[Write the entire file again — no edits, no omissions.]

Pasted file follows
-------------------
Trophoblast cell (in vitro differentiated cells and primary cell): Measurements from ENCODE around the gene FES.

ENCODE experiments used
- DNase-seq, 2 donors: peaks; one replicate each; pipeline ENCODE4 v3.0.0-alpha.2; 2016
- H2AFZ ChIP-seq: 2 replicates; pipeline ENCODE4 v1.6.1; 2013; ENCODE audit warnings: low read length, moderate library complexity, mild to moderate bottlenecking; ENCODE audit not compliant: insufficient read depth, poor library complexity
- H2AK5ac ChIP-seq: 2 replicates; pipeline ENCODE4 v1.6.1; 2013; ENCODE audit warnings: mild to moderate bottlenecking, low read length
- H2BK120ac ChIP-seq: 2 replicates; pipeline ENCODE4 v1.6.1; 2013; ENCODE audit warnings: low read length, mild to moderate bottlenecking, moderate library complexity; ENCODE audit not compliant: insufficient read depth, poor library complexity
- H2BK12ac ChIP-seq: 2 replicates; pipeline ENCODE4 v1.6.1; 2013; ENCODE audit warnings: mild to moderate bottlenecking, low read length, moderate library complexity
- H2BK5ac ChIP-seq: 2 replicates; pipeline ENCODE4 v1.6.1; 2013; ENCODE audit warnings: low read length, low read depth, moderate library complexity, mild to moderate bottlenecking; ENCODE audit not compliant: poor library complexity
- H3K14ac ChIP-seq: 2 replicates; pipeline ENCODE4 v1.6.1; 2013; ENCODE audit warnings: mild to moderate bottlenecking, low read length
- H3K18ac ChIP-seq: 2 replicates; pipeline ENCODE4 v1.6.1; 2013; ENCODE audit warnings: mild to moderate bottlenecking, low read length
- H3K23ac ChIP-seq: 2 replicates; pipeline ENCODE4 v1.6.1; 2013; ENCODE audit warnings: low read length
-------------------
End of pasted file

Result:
Trophoblast cell (in vitro differentiated cells and primary cell): Measurements from ENCODE around the gene FES.

ENCODE experiments used
- DNase-seq, 2 donors: peaks; one replicate each; pipeline ENCODE4 v3.0.0-alpha.2; 2016
- H2AFZ ChIP-seq: 2 replicates; pipeline ENCODE4 v1.6.1; 2013; ENCODE audit warnings: low read length, moderate library complexity, mild to moderate bottlenecking; ENCODE audit not compliant: insufficient read depth, poor library complexity
- H2AK5ac ChIP-seq: 2 replicates; pipeline ENCODE4 v1.6.1; 2013; ENCODE audit warnings: mild to moderate bottlenecking, low read length
- H2BK120ac ChIP-seq: 2 replicates; pipeline ENCODE4 v1.6.1; 2013; ENCODE audit warnings: low read length, mild to moderate bottlenecking, moderate library complexity; ENCODE audit not compliant: insufficient read depth, poor library complexity
- H2BK12ac ChIP-seq: 2 replicates; pipeline ENCODE4 v1.6.1; 2013; ENCODE audit warnings: mild to moderate bottlenecking, low read length, moderate library complexity
- H2BK5ac ChIP-seq: 2 replicates; pipeline ENCODE4 v1.6.1; 2013; ENCODE audit warnings: low read length, low read depth, moderate library complexity, mild to moderate bottlenecking; ENCODE audit not compliant: poor library complexity
- H3K14ac ChIP-seq: 2 replicates; pipeline ENCODE4 v1.6.1; 2013; ENCODE audit warnings: mild to moderate bottlenecking, low read length
- H3K18ac ChIP-seq: 2 replicates; pipeline ENCODE4 v1.6.1; 2013; ENCODE audit warnings: mild to moderate bottlenecking, low read length
- H3K23ac ChIP-seq: 2 replicates; pipeline ENCODE4 v1.6.1; 2013; ENCODE audit warnings: low read length